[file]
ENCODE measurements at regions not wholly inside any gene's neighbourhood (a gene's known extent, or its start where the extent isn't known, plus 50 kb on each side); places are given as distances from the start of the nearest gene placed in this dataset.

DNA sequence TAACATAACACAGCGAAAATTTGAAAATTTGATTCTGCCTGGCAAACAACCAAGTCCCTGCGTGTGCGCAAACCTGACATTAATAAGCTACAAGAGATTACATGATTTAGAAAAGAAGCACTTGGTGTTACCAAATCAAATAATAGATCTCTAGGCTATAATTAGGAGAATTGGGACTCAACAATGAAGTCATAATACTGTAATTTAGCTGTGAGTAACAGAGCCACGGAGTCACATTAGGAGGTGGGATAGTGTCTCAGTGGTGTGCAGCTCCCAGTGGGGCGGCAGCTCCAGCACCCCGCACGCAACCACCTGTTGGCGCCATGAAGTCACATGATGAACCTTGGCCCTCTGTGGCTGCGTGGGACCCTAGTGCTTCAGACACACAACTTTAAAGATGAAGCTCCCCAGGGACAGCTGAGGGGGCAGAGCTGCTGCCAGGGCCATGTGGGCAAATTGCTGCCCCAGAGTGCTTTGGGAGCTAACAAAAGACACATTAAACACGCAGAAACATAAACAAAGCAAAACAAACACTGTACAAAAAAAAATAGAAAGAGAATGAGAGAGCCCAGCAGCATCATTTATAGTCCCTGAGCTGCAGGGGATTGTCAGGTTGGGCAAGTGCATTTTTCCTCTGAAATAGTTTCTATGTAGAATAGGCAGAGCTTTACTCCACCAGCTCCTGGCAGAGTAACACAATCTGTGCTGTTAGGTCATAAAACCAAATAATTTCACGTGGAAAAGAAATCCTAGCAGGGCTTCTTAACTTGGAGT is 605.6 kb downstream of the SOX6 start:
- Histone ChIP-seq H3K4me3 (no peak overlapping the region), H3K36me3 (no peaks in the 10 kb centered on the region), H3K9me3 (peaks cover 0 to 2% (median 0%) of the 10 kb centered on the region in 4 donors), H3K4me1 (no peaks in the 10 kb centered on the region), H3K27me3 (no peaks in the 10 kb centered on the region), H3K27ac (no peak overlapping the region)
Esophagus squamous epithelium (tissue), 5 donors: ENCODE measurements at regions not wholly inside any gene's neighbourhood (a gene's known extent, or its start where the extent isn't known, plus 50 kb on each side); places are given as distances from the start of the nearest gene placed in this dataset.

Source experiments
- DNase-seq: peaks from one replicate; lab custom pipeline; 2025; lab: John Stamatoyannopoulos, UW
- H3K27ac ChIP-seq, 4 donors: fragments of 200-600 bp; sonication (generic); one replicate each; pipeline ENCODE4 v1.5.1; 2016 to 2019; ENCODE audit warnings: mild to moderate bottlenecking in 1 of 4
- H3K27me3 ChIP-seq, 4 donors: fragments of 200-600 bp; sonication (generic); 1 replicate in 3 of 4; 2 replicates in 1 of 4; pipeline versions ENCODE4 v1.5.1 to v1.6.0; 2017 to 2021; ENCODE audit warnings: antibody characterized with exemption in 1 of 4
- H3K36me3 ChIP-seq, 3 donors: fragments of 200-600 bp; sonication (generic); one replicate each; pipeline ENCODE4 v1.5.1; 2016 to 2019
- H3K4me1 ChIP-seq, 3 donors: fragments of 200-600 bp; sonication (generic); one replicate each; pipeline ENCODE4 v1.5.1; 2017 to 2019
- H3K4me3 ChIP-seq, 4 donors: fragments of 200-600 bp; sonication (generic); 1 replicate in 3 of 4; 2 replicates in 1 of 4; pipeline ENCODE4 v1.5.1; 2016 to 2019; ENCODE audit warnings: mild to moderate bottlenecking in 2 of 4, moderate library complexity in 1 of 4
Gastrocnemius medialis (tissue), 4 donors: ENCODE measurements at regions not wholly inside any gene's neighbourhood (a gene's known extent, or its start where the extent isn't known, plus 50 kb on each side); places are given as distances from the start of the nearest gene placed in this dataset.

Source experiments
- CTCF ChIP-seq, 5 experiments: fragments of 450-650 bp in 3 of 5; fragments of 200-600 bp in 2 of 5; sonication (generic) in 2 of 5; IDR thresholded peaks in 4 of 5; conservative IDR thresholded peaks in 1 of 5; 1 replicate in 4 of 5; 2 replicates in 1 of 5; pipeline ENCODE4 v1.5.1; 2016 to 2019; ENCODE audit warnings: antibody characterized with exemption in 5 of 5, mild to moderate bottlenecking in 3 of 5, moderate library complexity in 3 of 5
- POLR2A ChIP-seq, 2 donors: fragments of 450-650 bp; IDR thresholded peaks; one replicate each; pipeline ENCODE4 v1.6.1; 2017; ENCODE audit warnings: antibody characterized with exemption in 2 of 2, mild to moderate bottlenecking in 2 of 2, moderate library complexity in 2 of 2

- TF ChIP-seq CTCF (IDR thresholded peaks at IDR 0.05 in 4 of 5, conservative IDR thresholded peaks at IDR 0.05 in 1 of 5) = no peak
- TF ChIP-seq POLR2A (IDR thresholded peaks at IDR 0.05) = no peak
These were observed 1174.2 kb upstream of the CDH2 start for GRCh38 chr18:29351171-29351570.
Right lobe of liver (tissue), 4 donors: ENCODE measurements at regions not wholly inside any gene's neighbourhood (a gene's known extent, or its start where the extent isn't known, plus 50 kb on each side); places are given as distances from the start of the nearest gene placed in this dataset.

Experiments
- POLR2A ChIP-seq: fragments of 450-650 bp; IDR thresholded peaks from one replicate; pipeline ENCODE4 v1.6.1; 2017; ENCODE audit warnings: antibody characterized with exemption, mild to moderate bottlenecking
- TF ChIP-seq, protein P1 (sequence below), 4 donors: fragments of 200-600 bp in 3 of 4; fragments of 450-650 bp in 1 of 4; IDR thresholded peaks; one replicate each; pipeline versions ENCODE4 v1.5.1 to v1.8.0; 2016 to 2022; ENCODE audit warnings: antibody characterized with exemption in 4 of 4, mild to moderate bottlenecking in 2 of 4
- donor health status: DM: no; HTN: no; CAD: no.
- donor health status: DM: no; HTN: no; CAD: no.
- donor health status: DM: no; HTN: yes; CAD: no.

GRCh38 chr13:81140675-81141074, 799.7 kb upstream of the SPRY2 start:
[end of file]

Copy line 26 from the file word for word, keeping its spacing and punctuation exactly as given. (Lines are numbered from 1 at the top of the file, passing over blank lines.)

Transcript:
GRCh38 chr13:81140675-81141074, 799.7 kb upstream of the SPRY2 start: